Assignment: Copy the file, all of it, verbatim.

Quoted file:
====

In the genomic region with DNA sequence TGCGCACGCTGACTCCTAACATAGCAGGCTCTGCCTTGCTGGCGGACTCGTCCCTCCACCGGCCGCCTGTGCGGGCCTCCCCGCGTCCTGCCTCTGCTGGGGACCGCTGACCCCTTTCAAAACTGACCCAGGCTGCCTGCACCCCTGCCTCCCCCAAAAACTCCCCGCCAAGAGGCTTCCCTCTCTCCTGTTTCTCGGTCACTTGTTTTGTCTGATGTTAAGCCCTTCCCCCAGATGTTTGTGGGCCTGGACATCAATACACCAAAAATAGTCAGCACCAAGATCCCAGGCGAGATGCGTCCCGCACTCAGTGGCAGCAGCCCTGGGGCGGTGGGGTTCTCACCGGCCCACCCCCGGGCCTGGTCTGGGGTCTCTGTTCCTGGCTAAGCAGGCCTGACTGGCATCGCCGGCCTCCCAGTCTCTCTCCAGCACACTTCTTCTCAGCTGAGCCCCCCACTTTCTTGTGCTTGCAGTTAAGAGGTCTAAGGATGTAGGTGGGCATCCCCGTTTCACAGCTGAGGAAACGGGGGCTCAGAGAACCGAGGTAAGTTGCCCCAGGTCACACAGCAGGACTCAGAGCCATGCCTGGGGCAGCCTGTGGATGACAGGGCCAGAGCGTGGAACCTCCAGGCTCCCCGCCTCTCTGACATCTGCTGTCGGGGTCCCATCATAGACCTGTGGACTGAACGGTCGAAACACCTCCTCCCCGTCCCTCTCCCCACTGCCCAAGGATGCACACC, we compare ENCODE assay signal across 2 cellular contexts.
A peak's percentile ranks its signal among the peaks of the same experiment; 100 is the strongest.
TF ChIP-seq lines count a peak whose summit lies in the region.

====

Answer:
In the genomic region with DNA sequence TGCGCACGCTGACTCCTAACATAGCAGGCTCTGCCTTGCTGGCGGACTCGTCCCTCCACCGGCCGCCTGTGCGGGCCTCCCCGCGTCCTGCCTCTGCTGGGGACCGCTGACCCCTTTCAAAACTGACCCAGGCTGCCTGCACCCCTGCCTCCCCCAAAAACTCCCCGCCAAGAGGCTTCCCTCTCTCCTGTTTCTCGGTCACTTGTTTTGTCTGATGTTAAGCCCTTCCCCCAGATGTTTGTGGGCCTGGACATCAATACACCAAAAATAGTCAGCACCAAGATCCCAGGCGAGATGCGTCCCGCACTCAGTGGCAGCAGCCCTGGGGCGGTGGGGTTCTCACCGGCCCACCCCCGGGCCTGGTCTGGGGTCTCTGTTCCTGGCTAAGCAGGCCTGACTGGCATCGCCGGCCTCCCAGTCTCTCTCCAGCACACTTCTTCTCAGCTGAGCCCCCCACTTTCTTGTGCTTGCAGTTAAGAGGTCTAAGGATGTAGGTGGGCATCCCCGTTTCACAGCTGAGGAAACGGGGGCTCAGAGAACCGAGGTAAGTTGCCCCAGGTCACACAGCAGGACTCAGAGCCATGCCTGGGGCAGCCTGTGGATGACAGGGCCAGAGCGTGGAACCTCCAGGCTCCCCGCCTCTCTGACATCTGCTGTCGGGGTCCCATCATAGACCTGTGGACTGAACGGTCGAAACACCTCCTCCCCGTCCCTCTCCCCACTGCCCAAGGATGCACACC, we compare ENCODE assay signal across 2 cellular contexts.
A peak's percentile ranks its signal among the peaks of the same experiment; 100 is the strongest.
TF ChIP-seq lines count a peak whose summit lies in the region.